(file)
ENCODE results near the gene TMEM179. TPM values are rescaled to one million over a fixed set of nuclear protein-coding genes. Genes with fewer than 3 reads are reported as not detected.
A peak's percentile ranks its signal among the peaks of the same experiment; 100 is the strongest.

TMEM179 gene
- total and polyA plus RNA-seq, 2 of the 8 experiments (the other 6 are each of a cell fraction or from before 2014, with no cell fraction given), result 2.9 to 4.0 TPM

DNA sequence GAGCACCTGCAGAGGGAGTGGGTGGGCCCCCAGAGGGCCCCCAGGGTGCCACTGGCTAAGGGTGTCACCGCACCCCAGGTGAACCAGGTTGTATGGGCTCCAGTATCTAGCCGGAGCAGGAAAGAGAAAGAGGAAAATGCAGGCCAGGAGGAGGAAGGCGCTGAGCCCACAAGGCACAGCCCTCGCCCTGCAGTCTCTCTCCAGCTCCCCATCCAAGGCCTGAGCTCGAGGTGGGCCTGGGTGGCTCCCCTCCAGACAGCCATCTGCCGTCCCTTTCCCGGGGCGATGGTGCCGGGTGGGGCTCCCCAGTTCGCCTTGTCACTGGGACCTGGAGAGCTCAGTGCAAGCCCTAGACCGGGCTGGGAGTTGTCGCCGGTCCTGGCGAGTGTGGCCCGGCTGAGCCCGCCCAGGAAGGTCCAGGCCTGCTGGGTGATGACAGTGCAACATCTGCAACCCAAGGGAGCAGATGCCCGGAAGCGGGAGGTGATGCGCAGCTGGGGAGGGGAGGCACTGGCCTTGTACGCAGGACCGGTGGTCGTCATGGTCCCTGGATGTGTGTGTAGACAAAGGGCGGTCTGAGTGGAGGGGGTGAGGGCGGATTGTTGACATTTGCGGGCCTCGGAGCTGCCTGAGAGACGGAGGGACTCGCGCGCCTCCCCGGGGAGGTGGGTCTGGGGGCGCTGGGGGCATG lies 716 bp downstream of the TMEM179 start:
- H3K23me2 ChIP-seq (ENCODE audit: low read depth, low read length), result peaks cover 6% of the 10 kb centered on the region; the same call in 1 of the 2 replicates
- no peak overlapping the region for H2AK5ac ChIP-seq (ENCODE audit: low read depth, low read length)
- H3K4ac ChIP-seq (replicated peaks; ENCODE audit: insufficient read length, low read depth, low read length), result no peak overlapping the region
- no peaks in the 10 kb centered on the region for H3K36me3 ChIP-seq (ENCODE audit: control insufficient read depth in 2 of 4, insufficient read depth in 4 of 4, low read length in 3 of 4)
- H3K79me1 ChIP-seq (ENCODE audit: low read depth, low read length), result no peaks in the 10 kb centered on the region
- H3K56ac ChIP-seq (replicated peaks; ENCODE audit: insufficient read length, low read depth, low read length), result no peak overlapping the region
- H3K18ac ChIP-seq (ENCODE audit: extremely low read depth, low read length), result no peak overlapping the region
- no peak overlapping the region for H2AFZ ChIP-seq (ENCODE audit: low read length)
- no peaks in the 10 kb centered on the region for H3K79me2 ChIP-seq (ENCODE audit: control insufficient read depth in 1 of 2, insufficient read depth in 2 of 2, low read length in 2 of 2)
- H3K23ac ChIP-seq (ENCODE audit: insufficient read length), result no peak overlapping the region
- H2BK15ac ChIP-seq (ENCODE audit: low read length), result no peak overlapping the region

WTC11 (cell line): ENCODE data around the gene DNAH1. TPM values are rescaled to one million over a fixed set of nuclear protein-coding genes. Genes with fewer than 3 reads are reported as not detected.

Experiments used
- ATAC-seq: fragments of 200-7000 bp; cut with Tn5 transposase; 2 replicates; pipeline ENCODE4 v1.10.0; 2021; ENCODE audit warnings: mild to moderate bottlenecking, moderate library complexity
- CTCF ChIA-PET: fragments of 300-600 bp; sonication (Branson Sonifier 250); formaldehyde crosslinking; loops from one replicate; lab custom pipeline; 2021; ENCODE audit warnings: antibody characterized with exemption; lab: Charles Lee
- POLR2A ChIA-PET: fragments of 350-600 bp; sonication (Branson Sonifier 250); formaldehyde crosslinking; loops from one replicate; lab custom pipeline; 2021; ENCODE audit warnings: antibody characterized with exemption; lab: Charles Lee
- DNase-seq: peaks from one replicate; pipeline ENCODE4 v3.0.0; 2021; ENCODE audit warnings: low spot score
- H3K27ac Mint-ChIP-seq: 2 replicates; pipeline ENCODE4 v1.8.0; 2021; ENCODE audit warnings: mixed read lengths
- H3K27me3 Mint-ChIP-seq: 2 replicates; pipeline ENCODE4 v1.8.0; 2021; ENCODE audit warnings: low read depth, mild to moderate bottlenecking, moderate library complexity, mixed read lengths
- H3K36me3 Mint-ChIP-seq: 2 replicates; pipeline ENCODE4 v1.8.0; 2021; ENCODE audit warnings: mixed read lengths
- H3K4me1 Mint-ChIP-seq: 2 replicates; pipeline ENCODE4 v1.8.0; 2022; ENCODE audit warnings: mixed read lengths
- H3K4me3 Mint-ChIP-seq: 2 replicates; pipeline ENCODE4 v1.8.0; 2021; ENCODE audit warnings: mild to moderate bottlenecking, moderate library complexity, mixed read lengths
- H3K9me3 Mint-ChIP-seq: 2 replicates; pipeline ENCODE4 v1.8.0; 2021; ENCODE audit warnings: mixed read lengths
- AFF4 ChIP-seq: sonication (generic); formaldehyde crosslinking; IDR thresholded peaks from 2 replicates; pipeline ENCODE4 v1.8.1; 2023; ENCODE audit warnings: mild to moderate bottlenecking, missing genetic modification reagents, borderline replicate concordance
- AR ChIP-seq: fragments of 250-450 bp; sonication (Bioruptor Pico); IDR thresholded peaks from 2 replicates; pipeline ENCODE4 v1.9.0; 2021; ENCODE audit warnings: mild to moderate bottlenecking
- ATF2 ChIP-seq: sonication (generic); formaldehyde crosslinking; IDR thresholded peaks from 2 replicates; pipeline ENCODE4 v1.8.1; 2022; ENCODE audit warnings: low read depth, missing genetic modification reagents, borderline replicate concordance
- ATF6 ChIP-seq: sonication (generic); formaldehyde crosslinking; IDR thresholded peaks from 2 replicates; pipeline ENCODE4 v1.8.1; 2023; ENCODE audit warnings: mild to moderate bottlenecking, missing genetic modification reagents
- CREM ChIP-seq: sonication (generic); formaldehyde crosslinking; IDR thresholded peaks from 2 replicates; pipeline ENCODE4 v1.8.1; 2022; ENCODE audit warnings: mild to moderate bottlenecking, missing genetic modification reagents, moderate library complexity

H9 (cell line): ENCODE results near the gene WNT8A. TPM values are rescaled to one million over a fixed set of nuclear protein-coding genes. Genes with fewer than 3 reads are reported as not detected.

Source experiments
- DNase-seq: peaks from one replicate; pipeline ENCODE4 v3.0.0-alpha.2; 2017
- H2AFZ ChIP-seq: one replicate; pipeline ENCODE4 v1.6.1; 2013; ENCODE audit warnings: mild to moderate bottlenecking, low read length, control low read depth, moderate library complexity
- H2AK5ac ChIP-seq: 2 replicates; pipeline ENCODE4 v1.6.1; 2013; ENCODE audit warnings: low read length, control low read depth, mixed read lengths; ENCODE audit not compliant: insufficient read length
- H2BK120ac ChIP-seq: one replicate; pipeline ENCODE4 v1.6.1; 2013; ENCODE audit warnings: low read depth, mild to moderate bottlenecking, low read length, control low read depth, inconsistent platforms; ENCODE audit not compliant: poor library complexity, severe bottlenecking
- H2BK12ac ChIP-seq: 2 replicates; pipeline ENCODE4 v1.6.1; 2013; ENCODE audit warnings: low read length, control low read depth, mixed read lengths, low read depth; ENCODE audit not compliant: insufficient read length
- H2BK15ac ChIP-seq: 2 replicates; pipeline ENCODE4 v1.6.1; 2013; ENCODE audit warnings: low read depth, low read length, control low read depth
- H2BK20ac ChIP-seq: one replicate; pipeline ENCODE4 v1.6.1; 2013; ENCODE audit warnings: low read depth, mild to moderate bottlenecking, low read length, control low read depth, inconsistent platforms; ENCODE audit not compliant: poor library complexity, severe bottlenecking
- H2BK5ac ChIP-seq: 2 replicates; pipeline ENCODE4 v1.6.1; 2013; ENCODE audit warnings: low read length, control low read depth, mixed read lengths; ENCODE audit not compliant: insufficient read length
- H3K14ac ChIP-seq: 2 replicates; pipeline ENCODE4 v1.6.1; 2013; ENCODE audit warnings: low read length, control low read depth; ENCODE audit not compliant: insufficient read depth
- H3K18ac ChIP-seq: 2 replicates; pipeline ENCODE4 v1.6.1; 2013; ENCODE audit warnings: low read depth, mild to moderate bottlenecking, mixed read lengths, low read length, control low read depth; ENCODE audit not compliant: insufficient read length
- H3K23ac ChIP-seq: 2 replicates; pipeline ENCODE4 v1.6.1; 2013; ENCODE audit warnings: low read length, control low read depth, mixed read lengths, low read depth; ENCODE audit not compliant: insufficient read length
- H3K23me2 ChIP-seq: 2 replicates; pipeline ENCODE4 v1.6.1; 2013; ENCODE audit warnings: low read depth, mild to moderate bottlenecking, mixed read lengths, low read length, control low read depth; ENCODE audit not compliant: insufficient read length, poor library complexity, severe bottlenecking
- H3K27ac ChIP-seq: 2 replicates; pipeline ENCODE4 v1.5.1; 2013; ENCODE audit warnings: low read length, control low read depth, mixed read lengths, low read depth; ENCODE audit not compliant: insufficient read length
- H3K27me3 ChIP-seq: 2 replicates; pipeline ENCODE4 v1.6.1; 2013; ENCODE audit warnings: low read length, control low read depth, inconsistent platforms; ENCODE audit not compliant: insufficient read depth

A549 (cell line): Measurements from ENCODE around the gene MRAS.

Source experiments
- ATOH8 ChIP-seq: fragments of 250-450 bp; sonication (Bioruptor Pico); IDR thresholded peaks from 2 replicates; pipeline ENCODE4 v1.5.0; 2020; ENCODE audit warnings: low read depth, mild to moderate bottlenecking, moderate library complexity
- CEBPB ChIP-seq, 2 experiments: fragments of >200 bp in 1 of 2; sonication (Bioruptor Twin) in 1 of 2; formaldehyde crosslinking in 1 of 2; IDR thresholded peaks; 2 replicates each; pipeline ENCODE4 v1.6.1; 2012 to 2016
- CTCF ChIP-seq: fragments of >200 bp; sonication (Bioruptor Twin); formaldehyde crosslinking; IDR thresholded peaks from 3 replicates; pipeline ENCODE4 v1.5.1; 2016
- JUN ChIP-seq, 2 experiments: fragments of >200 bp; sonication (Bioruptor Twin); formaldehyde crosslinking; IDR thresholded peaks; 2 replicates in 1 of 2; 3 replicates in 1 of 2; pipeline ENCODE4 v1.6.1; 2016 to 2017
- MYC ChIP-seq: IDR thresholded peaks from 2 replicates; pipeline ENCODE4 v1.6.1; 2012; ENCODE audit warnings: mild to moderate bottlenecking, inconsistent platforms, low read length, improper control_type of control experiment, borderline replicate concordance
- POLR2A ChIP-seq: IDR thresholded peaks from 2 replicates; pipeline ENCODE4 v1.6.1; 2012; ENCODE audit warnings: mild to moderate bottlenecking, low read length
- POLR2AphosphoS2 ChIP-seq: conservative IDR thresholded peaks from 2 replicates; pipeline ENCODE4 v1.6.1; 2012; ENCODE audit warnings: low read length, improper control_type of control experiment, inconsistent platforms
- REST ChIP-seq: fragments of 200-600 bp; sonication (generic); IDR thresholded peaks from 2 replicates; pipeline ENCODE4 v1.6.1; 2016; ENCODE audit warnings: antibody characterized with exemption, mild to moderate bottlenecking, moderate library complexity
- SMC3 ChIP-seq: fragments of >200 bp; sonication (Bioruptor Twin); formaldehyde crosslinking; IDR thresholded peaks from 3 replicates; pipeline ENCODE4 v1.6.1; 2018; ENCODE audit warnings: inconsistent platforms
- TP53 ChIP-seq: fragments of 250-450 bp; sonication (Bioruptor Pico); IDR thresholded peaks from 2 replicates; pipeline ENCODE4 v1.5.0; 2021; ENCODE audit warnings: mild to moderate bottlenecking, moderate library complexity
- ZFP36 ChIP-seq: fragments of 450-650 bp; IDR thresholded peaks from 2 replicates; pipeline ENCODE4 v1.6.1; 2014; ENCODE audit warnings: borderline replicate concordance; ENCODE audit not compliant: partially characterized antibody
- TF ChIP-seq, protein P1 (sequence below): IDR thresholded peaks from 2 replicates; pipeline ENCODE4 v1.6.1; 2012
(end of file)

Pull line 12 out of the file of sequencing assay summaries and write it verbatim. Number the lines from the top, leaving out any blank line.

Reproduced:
- H3K18ac ChIP-seq (ENCODE audit: extremely low read depth, low read length), result no peak overlapping the region